I’ve recently started working with a very dear family friend who had a massive health scare, directly related to the extra weight he’s carrying and a sedentary lifestyle. In an incredibly ballsy move, he reached out to me to coach him through the 60+ kilos he wants (and needs) to drop.
Let’s just stop and think about that for a second. 60 kilos. How many of us have struggled for years with losing five kilograms, or dropping a couple of percent body fat. Ever lifted a 20kg plate at the gym? Imagine lifting three of them and having them strapped to you every day.
I have so much respect and compassion for my friend, let’s call him Nick, for starting on this journey, and for being vulnerable enough to ask for help. It was a big step.
A step that made me wonder: how many people are living with excess weight or tolerating a sedentary lifestyle because they don’t know where to start and are afraid to ask for help?
If you are feeling completely intimidated, hopeless or ashamed of where you are with your health, how do you start moving forwards in a way that’s productive and positive?
Here are some tips for how to get started if you:
Have a large amount of weight to lose
Suffer from depression or issues that have kept you sidelined from your life
Are recovering from an injury or chronic pain
Have been sedentary for many years.
Start getting really really honest with yourself, and someone else (if you’re ready)
In my experience, people who are very overweight are often carrying around a lot of shame and have done so since childhood. They’re used to being stared at, to family members eye balling their food and questioning what they’re doing about their weight.
So it’s natural to become secretive about your habits, perhaps even to yourself.
Before you even start consciously making changes, start by recording what you eat in a food diary, or an app like MyFitnessPal. Record your daily activity using a steps App or with wearable technology like a garmin, fitbit or Apple watch.
I’ve asked Nick to send me his food diary and activity log at the end of each day. This isn’t so I can pick him apart, but so that he can get really accountable about what he’s doing and own his current condition.
If you’re not ready to take the step to get really honest about where you are, you’re probably not ready to tackle a big goal.
Set some small, motivating targets
Nick is lucky enough to live near Balmoral Beach, and we’ve picked a short walking route for him that he’s to increase by a small amount each day. This is much more motivating to him than doing a certain amount of time on the treadmill, as enjoying a walk around the beach is something he’s wanted to do for a long time.
Be grateful for what’s working
People often overhaul their lifestyle when they have a big scare like a heart attack, and not just because they’re under strict doctor’s orders. Surviving a major health event makes you feel incredibly lucky to be alive, grateful for a second chance and motivated to take better care of your body.
This is the positive mental space where change can happen, not from feeling angry at your body for failing you and making life hard, or ashamed at the habits that have got you there.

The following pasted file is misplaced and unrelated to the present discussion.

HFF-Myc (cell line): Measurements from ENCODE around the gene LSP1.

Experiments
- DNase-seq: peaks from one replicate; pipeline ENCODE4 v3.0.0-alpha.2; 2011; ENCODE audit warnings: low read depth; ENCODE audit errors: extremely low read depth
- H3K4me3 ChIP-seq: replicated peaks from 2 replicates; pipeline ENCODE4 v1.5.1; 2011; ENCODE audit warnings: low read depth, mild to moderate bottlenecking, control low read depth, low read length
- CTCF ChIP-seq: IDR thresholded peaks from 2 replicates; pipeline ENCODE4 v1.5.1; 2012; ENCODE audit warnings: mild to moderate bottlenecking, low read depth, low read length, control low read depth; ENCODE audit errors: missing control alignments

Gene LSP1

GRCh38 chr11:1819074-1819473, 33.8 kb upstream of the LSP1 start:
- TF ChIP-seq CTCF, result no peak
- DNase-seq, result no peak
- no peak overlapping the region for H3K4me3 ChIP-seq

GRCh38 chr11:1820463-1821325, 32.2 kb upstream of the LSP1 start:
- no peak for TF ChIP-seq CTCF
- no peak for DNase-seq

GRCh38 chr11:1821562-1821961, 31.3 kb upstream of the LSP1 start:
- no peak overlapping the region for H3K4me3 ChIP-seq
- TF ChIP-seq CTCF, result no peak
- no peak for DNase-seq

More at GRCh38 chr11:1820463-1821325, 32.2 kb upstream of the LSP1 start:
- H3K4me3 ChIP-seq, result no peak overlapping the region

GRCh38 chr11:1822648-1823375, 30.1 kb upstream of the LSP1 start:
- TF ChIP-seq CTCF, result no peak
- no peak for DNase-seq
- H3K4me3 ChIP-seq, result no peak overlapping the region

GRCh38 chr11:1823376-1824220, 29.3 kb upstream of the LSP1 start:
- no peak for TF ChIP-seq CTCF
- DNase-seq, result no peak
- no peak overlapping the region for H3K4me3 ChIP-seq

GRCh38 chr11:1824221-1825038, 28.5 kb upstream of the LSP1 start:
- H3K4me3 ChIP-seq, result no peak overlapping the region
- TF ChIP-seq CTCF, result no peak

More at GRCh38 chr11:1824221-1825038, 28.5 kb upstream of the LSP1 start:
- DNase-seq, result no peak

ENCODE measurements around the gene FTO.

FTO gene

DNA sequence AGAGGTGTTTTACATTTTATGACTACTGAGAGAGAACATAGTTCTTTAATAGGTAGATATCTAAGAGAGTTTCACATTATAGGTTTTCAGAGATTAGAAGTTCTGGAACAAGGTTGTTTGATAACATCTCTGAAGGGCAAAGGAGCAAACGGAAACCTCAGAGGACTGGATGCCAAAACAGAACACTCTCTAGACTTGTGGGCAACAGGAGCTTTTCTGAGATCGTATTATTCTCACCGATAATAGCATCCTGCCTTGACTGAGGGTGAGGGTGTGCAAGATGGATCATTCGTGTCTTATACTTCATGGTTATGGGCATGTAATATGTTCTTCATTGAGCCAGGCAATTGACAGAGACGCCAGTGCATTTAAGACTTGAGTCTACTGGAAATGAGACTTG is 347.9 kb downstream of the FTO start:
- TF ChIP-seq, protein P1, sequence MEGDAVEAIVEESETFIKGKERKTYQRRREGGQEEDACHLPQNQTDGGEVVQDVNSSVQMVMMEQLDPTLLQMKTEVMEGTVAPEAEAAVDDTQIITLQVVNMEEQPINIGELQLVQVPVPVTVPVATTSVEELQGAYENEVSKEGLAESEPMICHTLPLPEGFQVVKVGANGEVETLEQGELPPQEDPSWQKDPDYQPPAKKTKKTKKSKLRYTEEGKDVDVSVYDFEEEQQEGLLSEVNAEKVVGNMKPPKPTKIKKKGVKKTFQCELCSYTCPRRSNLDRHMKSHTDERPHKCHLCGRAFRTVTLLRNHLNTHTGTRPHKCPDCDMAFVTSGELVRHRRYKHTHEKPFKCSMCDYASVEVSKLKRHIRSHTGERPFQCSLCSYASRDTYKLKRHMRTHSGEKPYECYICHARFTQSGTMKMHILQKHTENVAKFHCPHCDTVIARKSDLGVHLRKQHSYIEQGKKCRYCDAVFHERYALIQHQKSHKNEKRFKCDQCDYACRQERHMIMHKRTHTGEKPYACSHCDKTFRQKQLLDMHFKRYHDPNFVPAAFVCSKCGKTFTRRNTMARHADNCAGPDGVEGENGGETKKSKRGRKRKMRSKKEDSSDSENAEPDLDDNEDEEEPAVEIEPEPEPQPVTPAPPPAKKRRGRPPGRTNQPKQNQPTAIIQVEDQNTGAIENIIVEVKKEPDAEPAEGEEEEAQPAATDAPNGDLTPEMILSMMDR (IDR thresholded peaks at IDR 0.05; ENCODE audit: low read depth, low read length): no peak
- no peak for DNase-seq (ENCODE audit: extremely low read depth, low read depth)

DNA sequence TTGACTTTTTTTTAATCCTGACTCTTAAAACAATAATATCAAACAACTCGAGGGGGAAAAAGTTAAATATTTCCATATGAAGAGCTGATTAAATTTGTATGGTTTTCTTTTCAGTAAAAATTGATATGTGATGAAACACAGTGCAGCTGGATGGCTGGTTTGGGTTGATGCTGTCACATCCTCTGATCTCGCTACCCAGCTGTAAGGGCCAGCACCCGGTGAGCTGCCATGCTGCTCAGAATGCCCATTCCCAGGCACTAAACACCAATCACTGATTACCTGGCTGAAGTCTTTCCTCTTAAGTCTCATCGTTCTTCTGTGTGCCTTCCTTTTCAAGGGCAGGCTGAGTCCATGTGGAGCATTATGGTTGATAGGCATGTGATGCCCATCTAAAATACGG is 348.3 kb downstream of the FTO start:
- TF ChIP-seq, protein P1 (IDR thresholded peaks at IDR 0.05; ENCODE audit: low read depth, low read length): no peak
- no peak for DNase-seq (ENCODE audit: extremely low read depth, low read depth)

If feeling grateful and loving towards your body seems difficult, start small.
Automate daily movement
Make a promise to yourself to move your body daily. Take the decision making out of it: just decide that you are going to do some type of exercise every single day.
The key here is to make it doable. A daily hour-long session at the gym every day is just not going to happen if you have been virtually sedentary for 20 years. But a daily 20 minute stroll may just be the best place to start. Make appointments with a trainer to ensure there is an accountability measure in place. You may even enjoy that person’s company and look forward to your sessions.
Don’t restrict, but limit your choices
If you want to lose a lot of weight, it’s my guess that your days are full of tortured decision making and internal negotiation: “should I eat this or that”, “should I skip breakfast”, and “I’m going to eat this now but I’m going to start fresh tomorrow”.
This is a really exhausting way to live. Limit the extreme amount of choice about food you have on a daily basis by planning a few options for breakfast, lunch, dinner and snacks that are nutritious, satisfying, easy to make and you know you will actually fancy. If you have no idea what meal options will fit that bill, make an appointment with a dietitian, or visit us at New Image. We have a great basic food guide and have put together lots of healthy meal options. Also think of your healthy friends who are handy in the kitchen and ask them for ideas.
You probably need some help, so ask for it
At the very least you need a cheerleader, or an accountability buddy who is across your goals. Friends, spouses and family members are not always the best people to take up that job.
An experienced trainer, exercise physiologist or your GP can all help. The trick is to find someone you feel is compassionate and that you feel comfortable with.
Speaking with a counselor is always a great option. While it’s great to be chatting about desired outcomes and actions, it also pays to chat about life up to now with someone who has no skin in the game other than to listen to and help you.
If you’re very overweight, recovering from an injury or chronic health condition or have been sedentary for a long time, swinging full steam ahead without any stretching or focus on core strengthening can be dangerous. You DO need to get started, and to take your exercise very seriously, but also look after your body as it adapts to the new load you are placing on it. Learn some basic stretches and perform them religiously.
If you’re looking for more inspiration, check out the stories of two of our amazing clients Tina and Erinwho have shifted a considerable amount of weight and changed their lives. I know these ladies inspire me!